Born in Boston in 1967, Ajahn Jayanto grew up in Newton and attended the University of Wisconsin at Madison, during which time a period of world travel kindled a great interest in the spiritual life. A meditation class at the Cambridge Insight Meditation Center led him to live for a while at the Insight Meditation Society in Barre, Massachusetts, where he made plans to join the monastic community of Ajahn Sumedho as a postulant at Amaravati Monastery in England in 1989. Taking bhikkhu (monk) ordination at the related Cittaviveka Monastery in 1991, he trained there and at Aruna Ratanagiri Monastery until 1997, at which point he embarked on a period of practice in Thailand and other Asian Buddhist countries. He returned to the UK in 2006, where he lived at Amaravati until moving to Temple in 2014. Since 2009 Ajahn Jayanto has helped to lead the efforts to establish a branch monastery in New England, and he now serves as abbot of Temple Forest Monastery.
As a monk, I bring a strong commitment, along with the renunciate flavor, to the classic Buddhist teachings. I play with ideas, with humor and a current way of expressing the teachings, but I don't dilute them.
Sitting in a field of fifty to eighty people really starts my mind sparking. Since I don't prepare my talks ahead of time, I find myself listening to what I'm saying along with everyone else. This leaves a lot of room for the Dhamma to come up. Just having eighty people listening to me is enough to engage me, stimulate me, and create a nice flow of energy. The actual process of teaching evokes ideas that even I did not realize were being held somewhere in my mind.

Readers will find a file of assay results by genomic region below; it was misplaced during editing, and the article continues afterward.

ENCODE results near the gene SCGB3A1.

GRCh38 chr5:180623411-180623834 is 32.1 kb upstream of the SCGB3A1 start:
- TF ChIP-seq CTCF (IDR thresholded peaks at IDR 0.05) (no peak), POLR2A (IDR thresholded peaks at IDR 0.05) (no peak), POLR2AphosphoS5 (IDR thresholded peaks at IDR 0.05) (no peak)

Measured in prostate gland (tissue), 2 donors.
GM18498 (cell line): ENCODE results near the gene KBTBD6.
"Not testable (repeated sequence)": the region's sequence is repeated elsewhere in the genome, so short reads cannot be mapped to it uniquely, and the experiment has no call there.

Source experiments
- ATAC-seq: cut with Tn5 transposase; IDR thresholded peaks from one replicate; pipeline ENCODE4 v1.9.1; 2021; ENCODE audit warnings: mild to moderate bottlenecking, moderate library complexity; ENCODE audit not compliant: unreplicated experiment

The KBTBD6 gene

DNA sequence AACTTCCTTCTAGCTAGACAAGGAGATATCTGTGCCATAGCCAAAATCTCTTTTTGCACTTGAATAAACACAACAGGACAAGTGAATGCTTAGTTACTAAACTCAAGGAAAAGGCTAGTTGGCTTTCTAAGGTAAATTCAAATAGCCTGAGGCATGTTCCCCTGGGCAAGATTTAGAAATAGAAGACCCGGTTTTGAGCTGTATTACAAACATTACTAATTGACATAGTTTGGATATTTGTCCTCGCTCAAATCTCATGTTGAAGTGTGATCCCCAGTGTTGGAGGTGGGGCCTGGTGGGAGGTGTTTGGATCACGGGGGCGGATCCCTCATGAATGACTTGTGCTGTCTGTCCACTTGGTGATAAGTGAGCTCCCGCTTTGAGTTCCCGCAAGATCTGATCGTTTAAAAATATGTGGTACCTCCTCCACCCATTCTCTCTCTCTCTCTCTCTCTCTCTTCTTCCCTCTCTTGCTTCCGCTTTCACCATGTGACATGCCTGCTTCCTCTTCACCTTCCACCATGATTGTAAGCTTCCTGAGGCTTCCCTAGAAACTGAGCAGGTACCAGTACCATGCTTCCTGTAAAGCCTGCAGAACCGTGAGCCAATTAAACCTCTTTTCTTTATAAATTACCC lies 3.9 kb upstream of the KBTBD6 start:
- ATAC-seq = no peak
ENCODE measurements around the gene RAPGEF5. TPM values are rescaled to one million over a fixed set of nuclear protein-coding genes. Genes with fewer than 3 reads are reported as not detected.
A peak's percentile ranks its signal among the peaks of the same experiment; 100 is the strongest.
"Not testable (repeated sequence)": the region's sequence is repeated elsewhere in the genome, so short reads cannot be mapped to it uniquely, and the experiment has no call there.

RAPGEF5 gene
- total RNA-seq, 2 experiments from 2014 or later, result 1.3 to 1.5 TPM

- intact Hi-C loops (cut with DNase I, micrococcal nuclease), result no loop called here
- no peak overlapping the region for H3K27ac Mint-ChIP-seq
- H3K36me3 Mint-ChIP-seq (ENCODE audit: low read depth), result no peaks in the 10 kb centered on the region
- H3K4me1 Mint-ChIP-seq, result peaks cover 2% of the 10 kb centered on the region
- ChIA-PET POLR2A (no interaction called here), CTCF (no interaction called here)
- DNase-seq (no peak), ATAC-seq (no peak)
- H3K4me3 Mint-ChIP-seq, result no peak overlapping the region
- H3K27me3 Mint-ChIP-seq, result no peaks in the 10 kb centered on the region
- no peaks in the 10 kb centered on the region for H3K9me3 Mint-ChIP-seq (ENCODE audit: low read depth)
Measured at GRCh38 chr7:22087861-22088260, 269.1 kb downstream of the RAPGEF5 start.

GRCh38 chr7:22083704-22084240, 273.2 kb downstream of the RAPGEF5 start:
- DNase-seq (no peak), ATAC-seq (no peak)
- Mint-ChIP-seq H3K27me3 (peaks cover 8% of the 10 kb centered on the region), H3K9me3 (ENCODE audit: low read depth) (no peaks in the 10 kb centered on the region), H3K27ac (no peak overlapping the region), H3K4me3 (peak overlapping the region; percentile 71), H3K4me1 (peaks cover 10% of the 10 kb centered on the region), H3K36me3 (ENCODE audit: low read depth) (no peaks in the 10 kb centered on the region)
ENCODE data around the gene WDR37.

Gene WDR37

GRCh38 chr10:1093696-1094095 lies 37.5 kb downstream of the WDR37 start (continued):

Different teaching situations offer their own unique value. In retreat, you are able to build a cohesive and comprehensive body of the teachings. When people are not on retreat and come for one session, it opens a different window. They are more spontaneous and I'm given the chance to contact them in ways that are closer to their "daily-life mind." This brings up surprises and interesting opportunities for me to learn even more.
I'm continually struck by how important it is to establish a foundation of morality, commitment, and a sense of personal values for the Vipassana teachings to rest upon. Personal values have to be more than ideas. They have to actually work for us, to be genuinely felt in our lives. We can't bluff our way into insight. The investigative path is an intimate experience that empowers our individuality in a way that is not egocentric. Vipassana encourages transpersonal individuality rather than ego enhancement. It allow for a spacious authenticity to replace a defended personality.
Ven. Bhikkhu Analayo was born in Germany in 1962 and ordained in Sri Lanka in 1995. In the year 2000 he completed a PhD thesis on the Satipatthana-sutta at the University of Peradeniya which was published as the highly regarded book Satipatthana: The Direct Path to Realization. At present, he is a professor at the Numata Center for Buddhist Studies, University of Hamburg, and works as a researcher at Dharma Drum Buddhist College, Taiwan.